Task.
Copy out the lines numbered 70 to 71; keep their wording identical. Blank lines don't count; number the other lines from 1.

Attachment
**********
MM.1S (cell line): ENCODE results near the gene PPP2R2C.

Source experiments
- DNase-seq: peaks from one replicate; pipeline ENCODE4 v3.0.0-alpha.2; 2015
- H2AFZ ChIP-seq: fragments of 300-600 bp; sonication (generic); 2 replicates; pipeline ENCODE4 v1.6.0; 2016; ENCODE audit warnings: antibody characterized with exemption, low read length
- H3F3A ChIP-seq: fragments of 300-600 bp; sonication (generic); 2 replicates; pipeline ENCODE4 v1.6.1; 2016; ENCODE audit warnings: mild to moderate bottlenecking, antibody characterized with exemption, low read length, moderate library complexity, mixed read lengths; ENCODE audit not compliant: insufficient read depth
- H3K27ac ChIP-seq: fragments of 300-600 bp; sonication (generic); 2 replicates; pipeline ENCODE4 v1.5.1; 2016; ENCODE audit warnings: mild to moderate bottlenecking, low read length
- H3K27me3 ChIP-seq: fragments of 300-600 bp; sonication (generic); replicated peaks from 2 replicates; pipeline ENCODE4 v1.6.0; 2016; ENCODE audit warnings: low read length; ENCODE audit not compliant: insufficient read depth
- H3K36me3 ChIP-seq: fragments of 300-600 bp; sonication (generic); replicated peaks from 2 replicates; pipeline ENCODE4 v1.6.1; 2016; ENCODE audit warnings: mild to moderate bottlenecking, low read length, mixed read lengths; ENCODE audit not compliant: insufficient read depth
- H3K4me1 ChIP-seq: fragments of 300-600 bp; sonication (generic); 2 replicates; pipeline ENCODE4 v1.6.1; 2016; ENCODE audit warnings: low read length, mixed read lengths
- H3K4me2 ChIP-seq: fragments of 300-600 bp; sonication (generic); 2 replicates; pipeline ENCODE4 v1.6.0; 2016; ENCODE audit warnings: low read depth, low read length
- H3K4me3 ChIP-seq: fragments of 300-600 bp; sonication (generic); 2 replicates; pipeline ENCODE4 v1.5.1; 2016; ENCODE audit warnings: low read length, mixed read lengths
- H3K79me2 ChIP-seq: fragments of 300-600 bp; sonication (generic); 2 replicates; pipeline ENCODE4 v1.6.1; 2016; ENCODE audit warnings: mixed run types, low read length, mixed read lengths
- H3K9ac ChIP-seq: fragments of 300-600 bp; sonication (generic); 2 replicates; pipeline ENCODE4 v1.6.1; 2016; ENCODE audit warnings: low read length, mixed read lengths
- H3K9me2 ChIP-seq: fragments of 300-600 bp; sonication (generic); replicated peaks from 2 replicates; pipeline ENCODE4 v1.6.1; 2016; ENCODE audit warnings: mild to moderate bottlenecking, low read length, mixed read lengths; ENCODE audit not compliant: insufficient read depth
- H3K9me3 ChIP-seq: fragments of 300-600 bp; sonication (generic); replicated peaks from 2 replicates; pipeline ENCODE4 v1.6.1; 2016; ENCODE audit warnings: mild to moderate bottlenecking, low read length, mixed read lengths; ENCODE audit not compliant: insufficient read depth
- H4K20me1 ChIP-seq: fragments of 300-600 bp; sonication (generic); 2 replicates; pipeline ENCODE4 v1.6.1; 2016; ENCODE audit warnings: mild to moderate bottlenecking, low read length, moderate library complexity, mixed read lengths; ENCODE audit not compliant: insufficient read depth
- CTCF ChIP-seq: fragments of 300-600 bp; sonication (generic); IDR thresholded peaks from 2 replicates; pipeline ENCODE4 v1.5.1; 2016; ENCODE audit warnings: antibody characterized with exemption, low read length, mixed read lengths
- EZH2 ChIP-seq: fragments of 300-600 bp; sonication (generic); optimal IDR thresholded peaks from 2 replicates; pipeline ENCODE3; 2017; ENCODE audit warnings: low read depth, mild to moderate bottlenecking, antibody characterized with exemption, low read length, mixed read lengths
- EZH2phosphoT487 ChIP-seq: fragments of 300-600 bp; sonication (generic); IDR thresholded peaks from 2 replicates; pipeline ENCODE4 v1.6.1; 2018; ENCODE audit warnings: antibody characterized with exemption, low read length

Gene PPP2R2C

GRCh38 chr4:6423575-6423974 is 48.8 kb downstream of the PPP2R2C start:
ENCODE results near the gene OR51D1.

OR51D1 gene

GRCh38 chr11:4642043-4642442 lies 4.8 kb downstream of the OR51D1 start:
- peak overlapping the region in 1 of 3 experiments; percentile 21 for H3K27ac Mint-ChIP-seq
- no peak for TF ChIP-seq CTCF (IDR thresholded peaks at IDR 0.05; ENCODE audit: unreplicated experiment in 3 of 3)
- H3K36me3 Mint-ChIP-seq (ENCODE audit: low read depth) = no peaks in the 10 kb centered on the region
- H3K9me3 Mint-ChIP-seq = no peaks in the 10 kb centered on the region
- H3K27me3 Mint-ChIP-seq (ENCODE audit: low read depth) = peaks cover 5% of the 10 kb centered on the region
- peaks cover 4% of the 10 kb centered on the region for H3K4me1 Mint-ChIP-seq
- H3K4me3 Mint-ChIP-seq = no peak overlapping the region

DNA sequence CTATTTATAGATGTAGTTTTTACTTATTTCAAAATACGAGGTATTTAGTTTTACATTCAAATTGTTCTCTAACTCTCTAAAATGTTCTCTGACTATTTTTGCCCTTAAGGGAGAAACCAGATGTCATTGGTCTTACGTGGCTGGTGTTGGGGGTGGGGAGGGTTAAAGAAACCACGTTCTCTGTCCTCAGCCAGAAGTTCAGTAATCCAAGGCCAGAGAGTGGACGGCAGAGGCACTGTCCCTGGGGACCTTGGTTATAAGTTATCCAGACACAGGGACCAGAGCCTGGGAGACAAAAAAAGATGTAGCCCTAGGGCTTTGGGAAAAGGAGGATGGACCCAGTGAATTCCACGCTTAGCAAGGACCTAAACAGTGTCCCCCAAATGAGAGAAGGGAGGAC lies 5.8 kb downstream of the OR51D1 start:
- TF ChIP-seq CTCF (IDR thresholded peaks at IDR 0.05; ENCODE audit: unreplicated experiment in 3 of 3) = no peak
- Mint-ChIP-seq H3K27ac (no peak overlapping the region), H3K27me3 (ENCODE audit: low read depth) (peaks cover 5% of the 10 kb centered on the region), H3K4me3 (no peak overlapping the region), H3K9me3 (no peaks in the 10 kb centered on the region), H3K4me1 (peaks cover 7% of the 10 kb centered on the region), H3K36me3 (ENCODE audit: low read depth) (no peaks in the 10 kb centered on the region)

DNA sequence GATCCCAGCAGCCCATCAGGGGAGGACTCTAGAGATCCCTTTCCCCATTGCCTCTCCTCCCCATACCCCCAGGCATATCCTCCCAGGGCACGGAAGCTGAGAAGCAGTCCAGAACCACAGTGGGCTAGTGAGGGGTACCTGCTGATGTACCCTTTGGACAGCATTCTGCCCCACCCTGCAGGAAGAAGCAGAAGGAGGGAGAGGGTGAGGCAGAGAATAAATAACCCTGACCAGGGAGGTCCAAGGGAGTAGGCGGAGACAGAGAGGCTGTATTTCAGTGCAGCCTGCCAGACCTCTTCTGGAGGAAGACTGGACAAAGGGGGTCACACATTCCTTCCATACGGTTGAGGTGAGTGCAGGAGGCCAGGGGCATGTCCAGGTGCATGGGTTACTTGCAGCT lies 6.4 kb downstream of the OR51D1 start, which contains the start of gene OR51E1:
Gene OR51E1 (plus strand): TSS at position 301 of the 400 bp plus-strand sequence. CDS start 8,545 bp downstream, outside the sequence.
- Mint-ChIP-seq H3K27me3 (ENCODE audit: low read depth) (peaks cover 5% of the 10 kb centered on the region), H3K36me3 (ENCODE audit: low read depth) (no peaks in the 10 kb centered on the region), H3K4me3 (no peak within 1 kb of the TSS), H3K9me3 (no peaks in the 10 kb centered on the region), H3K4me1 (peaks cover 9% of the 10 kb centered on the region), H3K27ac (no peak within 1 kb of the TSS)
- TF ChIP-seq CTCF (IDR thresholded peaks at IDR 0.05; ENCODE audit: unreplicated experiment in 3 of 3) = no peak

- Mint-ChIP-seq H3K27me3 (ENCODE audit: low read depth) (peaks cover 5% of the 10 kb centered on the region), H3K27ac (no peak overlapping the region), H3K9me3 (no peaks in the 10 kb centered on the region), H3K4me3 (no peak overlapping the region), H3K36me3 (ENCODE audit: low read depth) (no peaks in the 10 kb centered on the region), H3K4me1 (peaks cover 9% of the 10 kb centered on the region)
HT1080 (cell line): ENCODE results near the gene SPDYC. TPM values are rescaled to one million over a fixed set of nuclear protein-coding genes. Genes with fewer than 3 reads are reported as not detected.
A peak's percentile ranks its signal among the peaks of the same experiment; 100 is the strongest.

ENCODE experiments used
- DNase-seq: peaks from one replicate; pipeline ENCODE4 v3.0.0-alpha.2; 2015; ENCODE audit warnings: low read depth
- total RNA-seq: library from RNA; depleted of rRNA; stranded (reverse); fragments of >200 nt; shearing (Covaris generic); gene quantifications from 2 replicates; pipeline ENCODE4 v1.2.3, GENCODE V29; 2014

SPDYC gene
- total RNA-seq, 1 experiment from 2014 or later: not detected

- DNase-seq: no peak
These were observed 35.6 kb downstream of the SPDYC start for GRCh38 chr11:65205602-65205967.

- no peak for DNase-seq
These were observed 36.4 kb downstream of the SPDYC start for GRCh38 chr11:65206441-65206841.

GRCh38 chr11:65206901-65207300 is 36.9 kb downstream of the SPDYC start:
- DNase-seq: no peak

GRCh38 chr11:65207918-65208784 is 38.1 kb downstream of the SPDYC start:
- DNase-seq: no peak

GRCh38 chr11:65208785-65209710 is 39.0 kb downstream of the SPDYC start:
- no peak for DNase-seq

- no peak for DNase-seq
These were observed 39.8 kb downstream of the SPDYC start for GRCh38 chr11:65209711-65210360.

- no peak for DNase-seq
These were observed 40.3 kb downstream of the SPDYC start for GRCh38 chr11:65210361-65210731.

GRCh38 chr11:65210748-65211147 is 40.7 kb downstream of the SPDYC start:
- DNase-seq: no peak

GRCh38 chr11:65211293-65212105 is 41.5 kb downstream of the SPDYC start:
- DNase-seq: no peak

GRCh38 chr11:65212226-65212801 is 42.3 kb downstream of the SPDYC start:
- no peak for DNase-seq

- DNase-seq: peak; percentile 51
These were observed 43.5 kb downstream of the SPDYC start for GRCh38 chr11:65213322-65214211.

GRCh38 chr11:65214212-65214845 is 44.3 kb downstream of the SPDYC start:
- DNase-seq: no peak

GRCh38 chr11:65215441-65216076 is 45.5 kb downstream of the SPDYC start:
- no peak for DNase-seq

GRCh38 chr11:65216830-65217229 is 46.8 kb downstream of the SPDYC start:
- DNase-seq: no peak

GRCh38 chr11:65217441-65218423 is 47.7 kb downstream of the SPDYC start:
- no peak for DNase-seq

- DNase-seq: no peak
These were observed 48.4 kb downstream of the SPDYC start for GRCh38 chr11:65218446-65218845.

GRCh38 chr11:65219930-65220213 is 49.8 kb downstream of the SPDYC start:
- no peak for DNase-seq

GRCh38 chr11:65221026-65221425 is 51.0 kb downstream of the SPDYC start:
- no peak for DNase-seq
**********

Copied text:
- DNase-seq: no peak

GRCh38 chr11:65215441-65216076 is 45.5 kb downstream of the SPDYC start: